The Wall Street Journal

23 November  2010

Home resales dipped in October after two months of increases, with a weak economy and worries about flaws in foreclosure documents keeping buyers away.

Sales of previously occupied homes decreased by 2.2% to a seasonally adjusted annual rate of 4.43 million, the National Association of Realtors said Tuesday. Economists surveyed by Dow Jones Newswires had expected home sales to drop 0.7% to an annual rate of 4.50 million.

The decrease in home sales followed a pair of monthly increases from the lowest sales rate in 15 years. September resales rose an unrevised 10% to a rate of 4.53 million. In August, resales climbed 7.3%.

The U.S. housing market is struggling to recover on its own without government assistance. A tax credit for first-time buyers propped up sales earlier in the year, but sales plunged after it ended, and home sales had their slowest summer in over a decade.

While mortgage rates are very low and home prices have dropped, consumers are reluctant to make major purchases because of the weak economic recovery and near double-digit unemployment.

Sales of previously occupied homes are well below a year ago, when the government was still providing tax credits to boost sales. Resales in October were down 25.9% from a 5.98 million-unit annual pace in October 2009.

Lawrence Yun, the chief economist at NAR, predicted that about 4.8 million homes will be sold this year, down 6.6% from last year. A healthy level of home sales, would be an annualized rate of just over 5 million home sales, he said, adding, “We are not there yet.”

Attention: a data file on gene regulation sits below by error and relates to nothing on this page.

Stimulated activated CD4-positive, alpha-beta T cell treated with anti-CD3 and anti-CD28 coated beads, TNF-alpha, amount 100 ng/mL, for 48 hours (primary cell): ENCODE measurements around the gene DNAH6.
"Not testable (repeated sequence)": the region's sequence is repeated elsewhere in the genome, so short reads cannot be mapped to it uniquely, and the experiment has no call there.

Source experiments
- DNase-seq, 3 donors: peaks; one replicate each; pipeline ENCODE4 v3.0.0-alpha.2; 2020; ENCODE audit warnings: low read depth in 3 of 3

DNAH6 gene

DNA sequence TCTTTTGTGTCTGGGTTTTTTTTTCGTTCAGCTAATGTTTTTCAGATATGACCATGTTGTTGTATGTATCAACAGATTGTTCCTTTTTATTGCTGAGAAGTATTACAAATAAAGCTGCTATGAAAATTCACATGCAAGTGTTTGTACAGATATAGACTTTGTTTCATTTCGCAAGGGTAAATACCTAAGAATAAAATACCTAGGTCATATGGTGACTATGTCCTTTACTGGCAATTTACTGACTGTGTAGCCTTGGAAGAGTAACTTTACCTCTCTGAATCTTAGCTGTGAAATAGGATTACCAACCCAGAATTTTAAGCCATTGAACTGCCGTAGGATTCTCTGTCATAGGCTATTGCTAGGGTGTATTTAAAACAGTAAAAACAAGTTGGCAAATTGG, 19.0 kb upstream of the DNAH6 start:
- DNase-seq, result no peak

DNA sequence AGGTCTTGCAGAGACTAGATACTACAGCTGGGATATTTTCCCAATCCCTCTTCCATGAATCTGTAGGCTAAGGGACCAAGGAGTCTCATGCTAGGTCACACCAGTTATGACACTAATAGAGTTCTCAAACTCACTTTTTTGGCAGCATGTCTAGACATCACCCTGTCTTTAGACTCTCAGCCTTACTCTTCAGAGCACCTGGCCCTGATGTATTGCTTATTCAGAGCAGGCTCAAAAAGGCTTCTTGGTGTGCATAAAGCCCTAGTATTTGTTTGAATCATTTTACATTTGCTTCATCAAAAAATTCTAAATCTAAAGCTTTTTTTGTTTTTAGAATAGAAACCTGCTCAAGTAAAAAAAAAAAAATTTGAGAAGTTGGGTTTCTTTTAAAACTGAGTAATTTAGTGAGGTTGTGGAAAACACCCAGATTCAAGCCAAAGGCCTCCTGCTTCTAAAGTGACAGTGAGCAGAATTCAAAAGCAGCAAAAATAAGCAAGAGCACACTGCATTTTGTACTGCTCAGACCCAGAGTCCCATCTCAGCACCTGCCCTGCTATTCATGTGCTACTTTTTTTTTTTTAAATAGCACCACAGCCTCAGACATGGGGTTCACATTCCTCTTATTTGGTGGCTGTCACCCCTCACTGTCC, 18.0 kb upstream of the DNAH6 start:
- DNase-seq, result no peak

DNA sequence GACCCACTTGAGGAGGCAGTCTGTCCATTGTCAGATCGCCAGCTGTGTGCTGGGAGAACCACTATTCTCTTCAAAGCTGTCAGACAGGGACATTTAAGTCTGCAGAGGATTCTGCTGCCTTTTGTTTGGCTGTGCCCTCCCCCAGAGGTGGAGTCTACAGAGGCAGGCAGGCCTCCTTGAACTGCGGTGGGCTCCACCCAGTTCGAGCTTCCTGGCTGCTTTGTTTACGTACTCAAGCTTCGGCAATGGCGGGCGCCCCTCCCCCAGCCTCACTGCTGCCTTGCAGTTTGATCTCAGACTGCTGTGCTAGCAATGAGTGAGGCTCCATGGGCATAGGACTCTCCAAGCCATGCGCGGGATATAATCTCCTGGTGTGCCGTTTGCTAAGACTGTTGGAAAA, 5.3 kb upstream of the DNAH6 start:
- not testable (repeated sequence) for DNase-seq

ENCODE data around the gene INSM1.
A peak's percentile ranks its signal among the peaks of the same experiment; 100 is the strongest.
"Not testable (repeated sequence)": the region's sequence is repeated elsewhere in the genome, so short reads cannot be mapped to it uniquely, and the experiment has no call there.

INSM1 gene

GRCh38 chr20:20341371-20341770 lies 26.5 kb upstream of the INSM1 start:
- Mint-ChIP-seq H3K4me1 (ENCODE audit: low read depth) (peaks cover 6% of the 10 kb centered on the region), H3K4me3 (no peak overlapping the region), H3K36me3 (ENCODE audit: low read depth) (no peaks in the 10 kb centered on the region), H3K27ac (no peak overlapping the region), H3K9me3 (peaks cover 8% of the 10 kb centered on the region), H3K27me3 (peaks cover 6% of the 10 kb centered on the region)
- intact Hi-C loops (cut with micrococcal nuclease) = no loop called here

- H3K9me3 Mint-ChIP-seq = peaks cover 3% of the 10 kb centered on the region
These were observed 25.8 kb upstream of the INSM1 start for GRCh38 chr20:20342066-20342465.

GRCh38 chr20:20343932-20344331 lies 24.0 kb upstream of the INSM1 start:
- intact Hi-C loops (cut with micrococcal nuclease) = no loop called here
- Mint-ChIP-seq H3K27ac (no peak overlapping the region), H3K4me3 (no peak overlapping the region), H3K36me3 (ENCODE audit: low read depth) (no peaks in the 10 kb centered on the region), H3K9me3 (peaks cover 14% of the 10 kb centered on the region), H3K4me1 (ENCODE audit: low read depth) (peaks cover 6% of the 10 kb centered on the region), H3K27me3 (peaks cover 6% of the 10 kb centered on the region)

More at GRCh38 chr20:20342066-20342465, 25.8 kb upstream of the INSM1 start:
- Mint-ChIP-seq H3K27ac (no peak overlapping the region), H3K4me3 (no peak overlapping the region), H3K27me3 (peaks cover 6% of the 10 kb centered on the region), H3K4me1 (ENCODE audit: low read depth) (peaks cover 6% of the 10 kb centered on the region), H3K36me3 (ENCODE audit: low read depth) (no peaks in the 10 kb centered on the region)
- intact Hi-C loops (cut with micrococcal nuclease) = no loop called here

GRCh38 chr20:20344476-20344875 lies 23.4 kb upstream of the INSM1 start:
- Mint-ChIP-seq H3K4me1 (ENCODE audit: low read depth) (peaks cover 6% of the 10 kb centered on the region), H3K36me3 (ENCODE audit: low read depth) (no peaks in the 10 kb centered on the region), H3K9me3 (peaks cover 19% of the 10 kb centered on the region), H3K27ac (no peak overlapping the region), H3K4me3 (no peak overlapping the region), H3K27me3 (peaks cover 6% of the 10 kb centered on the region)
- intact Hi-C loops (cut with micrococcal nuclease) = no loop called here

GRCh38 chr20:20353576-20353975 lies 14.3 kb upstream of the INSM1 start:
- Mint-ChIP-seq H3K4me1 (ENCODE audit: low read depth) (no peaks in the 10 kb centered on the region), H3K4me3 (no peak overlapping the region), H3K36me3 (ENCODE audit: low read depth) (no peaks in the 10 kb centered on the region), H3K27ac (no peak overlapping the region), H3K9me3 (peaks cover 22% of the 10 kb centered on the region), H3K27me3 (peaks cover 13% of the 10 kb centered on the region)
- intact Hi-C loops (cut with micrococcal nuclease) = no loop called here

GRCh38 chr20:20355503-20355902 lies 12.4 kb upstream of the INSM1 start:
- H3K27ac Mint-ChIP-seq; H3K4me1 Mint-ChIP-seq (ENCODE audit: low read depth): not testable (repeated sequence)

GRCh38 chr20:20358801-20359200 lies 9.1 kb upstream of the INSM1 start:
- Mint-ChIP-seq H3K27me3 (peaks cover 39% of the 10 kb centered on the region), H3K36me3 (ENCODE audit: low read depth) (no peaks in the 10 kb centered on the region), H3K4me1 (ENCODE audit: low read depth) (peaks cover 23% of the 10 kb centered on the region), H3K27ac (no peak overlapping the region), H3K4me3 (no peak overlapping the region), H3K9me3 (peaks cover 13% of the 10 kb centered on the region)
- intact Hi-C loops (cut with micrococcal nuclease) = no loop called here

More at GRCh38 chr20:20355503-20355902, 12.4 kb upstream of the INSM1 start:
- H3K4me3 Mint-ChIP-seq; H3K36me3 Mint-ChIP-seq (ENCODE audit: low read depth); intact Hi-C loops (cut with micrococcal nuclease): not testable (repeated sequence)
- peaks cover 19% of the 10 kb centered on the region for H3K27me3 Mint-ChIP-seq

This fall, a new problem has emerged for the housing market. Some buyers have been avoiding foreclosed properties amid revelations that several banks made errors on court documents used to evict homeowners.

Real estate agents say some prospective buyers are now worried that former owners will sue to reclaim their former homes. And even some buyers who want to buy foreclosed homes have seen their purchases stall.

Many economists, however, predict that the impact of the foreclosure-document crisis will be only temporary. They predict banks will fix the documents quickly and continue with the foreclosure process.

While foreclosures have helped pull down prices and enticed some buyers, others have been waiting for a better deal amid predictions that prices will fall further.

The Realtors report Tuesday said the median price for an existing home was $170,500 in October. That’s down 0.9% from $172,000 in October 2009.

The inventory of previously owned homes listed for sale, meanwhile, fell by 3.4% at the end of October to 3.86 million available for sale. That represented a 10.5-month supply at the current sales pace, compared with a 10.6-month supply in September.

Plus, a big supply of unlisted bank-owned homes and potential foreclosures looms on the horizon. That “shadow inventory” has risen to 2.1 million homes in August, up 10% from a year earlier, according to real estate research firm CoreLogic Inc. That’s about eight additional months of supply.

Some analysts warn there are even more distressed properties coming. Laurie Goodman, senior managing director at Amherst Securities Group, has warned that as many as 7 million homes could end up in banks’ hands unless more aggressive modification regimes are put in place.

Regionally in October, existing home sales fell 3.4% in the South compared with a month earlier. They fell 1.9% in the West, 1.3% in the Northeast and 1.1% in the Midwest.